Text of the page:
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Home and track: Irvan's dual roles

On those days when the needle on the speedometer doesn't go much higher than, say, 65 mph, a NASCAR driver's time is pretty routine, a melange of family and business. Only on Sunday (or any other day he's strapped into his stock car) does life rev toward the red line.

"On an off day," Ernie Irvan, the 1991 Daytona 500 champion, said from his Concord, N.C., home, "well, we've got four dogs and four ducks, and the cat, too. So we've got to get the animals fed. And us, too. Then I'll take Christopher (4{) to preschool and head to the shop where my Busch Grand National car is."

For the rest of the morning, Irvan oversees the set-up of his car and does the usual paperwork and phone work associated with running any business. After lunch with Kim, his fiancee, he heads to a nearby gym for a workout, then runs errands, makes and takes a few more phone calls (a NASCAR driver is invariably going to do a few interviews each day). At 4 p.m., Irvan retrieves Christopher, spends some time playing with him at home, then the two of them settle in for dinner with Kim.

"Race day, now that's a whole different world," Irvan said. "Take Daytona. It's all running around and noise and all. I'm usually up by 6 and at the track by 7. First thing, I'll look the car over with Tony (Glover, his crew chief). We go over the plan for the day.

"We talk about the chassis set-up, what we've learned from the last couple of practices. He's slept on it. I've slept on it. We pretty much know exactly how we want it. We'll evaluate it again, decide how we want the car and he'll put it in."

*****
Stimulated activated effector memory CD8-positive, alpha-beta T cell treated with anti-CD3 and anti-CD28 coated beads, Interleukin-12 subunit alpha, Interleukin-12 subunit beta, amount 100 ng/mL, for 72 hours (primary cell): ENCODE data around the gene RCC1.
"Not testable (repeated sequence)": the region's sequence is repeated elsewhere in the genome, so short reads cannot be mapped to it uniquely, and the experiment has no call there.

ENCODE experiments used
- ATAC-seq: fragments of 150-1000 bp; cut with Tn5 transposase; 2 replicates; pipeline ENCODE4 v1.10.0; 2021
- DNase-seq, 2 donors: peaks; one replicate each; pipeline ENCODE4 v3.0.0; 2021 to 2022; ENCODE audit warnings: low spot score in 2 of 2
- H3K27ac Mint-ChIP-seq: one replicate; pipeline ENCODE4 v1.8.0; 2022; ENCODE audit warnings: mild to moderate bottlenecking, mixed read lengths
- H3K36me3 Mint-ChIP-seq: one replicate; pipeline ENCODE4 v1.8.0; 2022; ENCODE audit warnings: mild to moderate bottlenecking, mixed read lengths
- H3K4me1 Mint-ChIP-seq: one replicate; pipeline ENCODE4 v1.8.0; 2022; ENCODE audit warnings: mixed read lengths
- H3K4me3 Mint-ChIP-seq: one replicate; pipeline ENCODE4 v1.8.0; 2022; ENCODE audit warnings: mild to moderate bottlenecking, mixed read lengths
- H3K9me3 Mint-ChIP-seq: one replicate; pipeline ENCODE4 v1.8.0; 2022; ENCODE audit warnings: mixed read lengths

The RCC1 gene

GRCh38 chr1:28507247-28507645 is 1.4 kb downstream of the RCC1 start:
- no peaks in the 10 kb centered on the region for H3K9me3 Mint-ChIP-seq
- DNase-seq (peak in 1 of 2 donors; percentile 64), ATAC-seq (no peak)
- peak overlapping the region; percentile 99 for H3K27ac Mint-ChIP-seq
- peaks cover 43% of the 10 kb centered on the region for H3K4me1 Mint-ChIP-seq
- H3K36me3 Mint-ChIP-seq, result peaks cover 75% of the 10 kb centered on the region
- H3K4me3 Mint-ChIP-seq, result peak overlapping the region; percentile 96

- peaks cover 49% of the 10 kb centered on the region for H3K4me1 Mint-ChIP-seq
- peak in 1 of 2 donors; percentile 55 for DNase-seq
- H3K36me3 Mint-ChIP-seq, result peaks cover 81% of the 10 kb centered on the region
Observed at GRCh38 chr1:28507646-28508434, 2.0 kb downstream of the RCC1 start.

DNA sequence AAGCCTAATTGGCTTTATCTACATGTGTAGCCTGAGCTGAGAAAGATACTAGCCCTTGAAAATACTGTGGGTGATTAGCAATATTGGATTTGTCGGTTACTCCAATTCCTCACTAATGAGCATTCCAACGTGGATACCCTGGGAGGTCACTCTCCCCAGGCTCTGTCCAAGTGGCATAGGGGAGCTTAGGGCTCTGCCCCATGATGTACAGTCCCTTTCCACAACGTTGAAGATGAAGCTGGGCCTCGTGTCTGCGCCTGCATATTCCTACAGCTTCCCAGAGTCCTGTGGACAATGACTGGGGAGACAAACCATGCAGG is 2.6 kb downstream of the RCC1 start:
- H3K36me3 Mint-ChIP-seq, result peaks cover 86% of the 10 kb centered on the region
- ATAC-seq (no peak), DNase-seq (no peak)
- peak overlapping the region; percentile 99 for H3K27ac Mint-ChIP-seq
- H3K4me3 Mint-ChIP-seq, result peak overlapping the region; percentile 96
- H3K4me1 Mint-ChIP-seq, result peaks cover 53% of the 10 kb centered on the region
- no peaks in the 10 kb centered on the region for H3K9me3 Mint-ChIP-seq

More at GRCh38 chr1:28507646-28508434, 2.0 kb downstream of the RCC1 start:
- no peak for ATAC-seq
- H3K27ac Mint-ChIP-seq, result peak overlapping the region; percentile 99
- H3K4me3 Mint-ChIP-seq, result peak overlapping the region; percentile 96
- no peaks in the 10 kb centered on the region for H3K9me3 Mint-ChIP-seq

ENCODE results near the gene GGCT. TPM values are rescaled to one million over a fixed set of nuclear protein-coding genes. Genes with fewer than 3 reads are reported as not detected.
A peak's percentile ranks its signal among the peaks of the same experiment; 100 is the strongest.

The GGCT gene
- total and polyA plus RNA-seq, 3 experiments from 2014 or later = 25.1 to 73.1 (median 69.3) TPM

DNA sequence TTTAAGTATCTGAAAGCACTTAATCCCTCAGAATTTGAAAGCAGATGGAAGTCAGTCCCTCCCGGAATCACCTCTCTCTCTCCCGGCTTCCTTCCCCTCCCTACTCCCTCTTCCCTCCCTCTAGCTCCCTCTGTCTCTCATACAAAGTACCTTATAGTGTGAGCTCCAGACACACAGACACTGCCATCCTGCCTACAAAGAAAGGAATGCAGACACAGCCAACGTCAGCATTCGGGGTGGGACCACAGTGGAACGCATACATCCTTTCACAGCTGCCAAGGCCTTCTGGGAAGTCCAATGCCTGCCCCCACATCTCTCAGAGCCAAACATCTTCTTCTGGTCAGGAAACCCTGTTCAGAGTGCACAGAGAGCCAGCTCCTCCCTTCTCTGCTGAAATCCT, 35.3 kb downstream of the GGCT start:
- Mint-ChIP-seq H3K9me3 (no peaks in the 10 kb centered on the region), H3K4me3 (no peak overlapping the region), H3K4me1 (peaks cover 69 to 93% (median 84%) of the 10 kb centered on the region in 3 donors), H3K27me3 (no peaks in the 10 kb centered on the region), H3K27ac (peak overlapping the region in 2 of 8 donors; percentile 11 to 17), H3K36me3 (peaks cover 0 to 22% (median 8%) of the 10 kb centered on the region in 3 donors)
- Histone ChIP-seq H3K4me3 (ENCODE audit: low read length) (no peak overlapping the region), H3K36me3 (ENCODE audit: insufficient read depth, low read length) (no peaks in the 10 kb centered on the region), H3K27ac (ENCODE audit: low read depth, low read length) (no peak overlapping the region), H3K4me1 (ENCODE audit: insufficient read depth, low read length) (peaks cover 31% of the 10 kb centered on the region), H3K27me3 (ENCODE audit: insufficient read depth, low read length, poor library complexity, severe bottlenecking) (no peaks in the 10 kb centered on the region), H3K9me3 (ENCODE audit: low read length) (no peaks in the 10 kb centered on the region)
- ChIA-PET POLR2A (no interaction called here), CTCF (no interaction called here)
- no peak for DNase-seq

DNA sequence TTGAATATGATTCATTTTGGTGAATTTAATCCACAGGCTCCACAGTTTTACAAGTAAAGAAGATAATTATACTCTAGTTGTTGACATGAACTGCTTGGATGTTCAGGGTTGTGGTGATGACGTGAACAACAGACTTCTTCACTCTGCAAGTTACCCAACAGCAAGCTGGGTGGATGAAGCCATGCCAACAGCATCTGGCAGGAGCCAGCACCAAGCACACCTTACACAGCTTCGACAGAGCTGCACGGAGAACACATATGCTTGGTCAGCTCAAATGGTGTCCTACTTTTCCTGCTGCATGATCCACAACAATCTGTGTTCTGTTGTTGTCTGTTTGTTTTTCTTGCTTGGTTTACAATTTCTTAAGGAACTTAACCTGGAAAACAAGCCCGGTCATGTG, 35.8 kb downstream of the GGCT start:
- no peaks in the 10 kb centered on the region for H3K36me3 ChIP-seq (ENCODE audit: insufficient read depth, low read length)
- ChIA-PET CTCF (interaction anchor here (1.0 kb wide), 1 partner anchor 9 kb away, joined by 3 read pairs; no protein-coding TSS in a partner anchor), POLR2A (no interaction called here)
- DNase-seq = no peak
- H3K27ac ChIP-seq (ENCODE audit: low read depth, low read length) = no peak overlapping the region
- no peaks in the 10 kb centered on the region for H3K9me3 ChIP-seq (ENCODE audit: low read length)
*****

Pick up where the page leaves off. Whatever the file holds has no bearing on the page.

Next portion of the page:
Before he leaves the garage area, Irvan will make sure all the "small stuff" he needs is on the driver's seat _ gloves, earplugs and so on.

Two hours before the race, there's a meeting where track officials will, one last time, go over all the rule changes and tell the drivers what's expected of them. Meanwhile, the pit crew is getting organized at trackside.

"After that, I head back to the truck and spend some time with Kim and with people on the crew. For 45 minutes or so, we just try to relax _ talk about our families, how the week's gone, what everybody's doing. Usually I'm signing autographs this time, too."

Half an hour before the race, Irvan and the rest of the drivers have to be at their cars for the introductions, then Irvan makes a quick visit to his pit. "I just want to make sure I know who all of them are. Tony and Marty (McClure, his car owner) are in charge of making sure everybody knows what to do.

"Then Kim and Tony walk me down to the car. Kim makes sure I put my seatbelt on, gives me my last kiss, and Tony shakes my hand, puts the window net up, we start the engine and I go racing for the day."

The next 3{ hours or so are organized chaos _ Irvan and the rest of the drivers weaving in and out and around each other, the drivers and their crew chiefs chattering back and forth on their radios, pit stops for fuel and tires and perhaps repairs "When the race is over, what you do next depends on how you've done," Irvan said. "Either it's a trip to Victory Lane and pictures and champagne and interviews, or we're back in the garage, standing around talking about the race and what went wrong, maybe talking with some of the other guys you've just been racing against.

"Then we'll jump in my plane," Irvan said. "After two weeks at Daytona, it's time to go home."

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